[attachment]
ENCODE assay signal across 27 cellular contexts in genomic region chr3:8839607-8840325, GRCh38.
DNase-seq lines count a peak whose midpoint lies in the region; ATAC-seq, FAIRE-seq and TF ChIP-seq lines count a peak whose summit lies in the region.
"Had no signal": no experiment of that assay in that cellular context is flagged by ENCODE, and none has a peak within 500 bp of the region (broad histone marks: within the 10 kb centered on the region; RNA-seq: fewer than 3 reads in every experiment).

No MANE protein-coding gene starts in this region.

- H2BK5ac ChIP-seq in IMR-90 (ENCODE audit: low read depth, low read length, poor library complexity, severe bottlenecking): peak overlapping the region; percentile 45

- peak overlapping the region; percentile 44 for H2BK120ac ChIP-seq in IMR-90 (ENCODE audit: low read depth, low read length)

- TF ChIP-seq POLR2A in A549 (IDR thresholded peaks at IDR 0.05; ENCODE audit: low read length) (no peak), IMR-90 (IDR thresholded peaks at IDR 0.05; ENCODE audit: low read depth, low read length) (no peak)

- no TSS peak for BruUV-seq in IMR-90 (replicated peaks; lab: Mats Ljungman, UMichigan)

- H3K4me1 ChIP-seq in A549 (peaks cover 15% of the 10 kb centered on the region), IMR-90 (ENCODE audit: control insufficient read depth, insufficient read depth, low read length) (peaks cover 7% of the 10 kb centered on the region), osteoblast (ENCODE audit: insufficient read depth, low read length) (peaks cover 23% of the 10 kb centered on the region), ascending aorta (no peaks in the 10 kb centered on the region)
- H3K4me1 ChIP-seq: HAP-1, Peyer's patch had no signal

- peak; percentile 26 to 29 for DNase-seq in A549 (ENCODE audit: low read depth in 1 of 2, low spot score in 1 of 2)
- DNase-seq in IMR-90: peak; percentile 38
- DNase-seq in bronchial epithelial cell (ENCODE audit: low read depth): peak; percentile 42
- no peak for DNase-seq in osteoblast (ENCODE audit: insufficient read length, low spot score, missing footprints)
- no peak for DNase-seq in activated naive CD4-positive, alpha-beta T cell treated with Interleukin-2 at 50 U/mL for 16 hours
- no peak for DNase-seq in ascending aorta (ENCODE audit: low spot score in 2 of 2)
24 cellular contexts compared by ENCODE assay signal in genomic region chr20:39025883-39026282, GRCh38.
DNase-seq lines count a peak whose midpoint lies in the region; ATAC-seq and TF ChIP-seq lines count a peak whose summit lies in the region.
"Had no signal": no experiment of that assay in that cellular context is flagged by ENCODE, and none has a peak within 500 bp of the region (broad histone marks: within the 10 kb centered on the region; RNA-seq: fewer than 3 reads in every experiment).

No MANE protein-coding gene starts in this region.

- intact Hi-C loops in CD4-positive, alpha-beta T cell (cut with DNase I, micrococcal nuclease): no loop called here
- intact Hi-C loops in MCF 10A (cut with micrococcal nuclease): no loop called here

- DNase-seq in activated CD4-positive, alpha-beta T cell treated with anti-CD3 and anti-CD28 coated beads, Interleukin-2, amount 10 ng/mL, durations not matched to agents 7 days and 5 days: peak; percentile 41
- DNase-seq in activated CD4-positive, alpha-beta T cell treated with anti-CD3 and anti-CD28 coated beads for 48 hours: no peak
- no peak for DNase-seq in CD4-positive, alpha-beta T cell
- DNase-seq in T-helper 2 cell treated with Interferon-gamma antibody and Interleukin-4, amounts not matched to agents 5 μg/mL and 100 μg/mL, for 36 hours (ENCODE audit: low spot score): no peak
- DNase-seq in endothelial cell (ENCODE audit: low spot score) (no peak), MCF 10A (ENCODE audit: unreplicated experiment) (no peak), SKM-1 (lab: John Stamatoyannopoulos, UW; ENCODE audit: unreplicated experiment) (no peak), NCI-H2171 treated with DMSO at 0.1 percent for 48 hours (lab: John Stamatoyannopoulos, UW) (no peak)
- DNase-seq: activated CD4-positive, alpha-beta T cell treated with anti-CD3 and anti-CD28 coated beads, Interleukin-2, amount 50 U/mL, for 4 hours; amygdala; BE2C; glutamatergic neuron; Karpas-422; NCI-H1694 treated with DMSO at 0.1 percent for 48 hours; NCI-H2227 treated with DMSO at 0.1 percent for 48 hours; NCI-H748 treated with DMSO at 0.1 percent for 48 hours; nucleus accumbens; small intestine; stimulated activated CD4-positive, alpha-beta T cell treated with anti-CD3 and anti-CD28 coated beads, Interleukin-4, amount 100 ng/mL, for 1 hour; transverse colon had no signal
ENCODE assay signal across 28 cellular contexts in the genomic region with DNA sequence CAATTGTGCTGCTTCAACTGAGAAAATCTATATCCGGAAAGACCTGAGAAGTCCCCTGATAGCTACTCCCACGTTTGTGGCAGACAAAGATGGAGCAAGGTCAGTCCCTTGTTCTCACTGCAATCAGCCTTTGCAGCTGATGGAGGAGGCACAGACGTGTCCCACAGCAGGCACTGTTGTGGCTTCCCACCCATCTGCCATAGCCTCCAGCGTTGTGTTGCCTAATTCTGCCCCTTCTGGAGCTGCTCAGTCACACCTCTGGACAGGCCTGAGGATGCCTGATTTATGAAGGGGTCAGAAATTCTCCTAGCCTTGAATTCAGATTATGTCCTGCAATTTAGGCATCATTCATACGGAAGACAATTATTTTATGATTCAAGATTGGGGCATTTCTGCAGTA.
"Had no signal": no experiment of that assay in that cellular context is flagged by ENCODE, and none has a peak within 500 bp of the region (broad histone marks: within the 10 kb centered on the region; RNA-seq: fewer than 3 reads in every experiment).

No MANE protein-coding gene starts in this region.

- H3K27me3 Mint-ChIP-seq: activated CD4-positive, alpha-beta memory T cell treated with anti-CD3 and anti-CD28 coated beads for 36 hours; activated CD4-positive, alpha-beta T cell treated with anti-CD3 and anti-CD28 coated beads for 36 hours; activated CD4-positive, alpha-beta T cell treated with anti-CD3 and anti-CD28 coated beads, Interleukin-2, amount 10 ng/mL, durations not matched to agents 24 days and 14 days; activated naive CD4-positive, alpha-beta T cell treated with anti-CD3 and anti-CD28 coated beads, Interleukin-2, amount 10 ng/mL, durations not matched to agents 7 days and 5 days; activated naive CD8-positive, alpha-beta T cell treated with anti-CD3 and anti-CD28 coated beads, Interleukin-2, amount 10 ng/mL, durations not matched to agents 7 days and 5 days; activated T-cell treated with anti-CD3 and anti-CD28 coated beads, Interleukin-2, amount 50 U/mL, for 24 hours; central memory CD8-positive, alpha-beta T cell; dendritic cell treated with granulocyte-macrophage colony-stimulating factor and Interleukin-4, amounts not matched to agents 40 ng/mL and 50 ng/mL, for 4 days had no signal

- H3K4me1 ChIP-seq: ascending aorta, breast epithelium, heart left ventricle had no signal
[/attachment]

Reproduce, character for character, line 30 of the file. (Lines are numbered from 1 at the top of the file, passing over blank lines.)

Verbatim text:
"Had no signal": no experiment of that assay in that cellular context is flagged by ENCODE, and none has a peak within 500 bp of the region (broad histone marks: within the 10 kb centered on the region; RNA-seq: fewer than 3 reads in every experiment).